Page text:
paste0(c,d)
[1] "0011" "0110" "1110" "1001"

Notice that I can also add a separator character when I paste things together:

```
paste(c,d, sep="|")
[1] "00|11" "01|10" "11|10" "10|01"
```

In addition to pasting things together, we can also split them apart, either by a separating character or by the "" character (if we want to split everything into a separate item):

```
f=paste(c,d, sep="|")
f
[1] "00|11" "01|10" "11|10" "10|01"
```

unlist(strsplit(f, split="\\|"))
[1] "00" "11" "01" "10" "11" "10" "10" "01"
unlist(strsplit(f, split=""))
[1] "0" "0" "|" "1" "1" "0" "1" "|" "1" "0" "1" "1" "|" "1" "0" "1" "0" "|" "0" "1"

If you would rather view your sites as 2 columns side-by-side, rather than 2 rows stacked together, you can use `t()`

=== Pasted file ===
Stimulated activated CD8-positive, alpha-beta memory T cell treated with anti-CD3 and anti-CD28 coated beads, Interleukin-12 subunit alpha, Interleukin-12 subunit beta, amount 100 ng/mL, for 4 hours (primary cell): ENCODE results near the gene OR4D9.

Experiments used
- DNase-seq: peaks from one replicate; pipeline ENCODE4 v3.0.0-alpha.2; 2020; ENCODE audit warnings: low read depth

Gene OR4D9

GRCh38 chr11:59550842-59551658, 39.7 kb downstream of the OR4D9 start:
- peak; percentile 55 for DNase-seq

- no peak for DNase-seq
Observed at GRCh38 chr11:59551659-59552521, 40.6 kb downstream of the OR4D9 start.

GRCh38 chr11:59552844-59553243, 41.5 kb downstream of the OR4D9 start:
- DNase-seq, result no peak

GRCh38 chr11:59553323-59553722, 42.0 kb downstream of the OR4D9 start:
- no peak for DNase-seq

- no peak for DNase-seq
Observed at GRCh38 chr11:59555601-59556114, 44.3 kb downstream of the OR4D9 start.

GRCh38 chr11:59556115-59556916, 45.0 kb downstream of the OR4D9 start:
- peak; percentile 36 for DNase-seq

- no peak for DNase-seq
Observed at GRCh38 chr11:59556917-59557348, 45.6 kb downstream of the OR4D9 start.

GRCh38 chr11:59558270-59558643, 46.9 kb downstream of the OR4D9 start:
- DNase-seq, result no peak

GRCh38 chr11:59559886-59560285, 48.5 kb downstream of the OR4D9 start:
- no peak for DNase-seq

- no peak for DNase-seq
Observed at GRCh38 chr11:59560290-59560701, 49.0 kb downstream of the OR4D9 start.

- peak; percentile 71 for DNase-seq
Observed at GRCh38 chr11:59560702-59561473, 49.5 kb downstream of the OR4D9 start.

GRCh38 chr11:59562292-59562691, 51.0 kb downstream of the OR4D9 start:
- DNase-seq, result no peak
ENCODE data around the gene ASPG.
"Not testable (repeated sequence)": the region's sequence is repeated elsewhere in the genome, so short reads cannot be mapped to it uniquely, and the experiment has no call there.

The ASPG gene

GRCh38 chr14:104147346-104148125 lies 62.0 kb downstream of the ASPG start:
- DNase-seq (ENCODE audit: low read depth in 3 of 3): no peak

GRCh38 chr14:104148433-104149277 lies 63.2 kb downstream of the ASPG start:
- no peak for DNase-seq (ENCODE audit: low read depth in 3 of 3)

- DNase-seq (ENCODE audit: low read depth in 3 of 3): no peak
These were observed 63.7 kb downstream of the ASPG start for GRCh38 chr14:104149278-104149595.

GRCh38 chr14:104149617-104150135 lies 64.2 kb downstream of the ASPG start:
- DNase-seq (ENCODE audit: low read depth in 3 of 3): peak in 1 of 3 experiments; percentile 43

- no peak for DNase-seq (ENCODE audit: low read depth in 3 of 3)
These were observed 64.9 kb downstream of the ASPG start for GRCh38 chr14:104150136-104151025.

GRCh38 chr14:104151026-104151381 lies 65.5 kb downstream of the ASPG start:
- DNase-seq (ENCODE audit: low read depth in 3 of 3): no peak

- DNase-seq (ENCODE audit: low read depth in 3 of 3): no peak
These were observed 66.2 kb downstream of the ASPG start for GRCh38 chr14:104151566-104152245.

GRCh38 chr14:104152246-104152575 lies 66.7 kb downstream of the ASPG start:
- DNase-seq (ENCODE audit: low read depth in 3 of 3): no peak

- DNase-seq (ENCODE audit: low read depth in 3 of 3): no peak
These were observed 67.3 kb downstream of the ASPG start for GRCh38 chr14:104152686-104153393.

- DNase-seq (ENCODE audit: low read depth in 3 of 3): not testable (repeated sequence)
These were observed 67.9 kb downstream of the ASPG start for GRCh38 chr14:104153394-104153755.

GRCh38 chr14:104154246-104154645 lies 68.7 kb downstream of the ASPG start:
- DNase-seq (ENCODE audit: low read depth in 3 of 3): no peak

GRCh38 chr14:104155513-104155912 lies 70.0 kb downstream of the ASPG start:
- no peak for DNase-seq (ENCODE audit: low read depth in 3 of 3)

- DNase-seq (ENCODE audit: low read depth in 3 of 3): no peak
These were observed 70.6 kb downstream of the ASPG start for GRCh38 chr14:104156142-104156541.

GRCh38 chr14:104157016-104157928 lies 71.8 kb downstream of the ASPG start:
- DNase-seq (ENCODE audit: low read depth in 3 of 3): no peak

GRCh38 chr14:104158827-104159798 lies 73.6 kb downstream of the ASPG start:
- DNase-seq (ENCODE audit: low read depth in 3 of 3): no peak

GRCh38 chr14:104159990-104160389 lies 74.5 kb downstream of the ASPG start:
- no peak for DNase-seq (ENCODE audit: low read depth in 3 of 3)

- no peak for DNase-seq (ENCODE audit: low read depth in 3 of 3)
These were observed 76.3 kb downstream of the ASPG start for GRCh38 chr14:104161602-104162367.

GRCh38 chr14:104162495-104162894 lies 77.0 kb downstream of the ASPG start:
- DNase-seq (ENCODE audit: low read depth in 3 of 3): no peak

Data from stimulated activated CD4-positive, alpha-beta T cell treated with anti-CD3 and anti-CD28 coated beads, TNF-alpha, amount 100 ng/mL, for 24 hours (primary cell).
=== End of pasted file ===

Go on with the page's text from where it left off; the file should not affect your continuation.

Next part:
:

```
x
[,1] [,2] [,3] [,4]
a "0|0" "0|1" "1|1" "1|0"
b "1|1" "1|0" "1|0" "0|1"
```

y=t(x)
y
a b
[1,] "0|0" "1|1"
[2,] "0|1" "1|0"
[3,] "1|1" "1|0"
[4,] "1|0" "0|1"

If you want to test a certain condition, you can use an `if`

loop, or an `if/else`

combination:

```
g=unlist(strsplit(f, split=""))
g
[1] "0" "0" "|" "1" "1" "0" "1" "|" "1"
```

"0" "1" "1" "|" "1" "0" "1" "0" "|" "0" "1"
if (g[1]=="0") {

print("The first allele is 0")}
[1] "The first allele is 0"
if (g[1]=="0") {
print("The first allele is 0")
} else {
print("The first allele is NOT 0")

}

You can also test multiple conditions:

```
if ((g[1]=="0") & (g[2]=="0")) {
print("The first 2 alleles are 0")
} else {
print("One or both of the first 2 \
```

alleles is not 0")
}
[1] "The first 2 alleles are 0"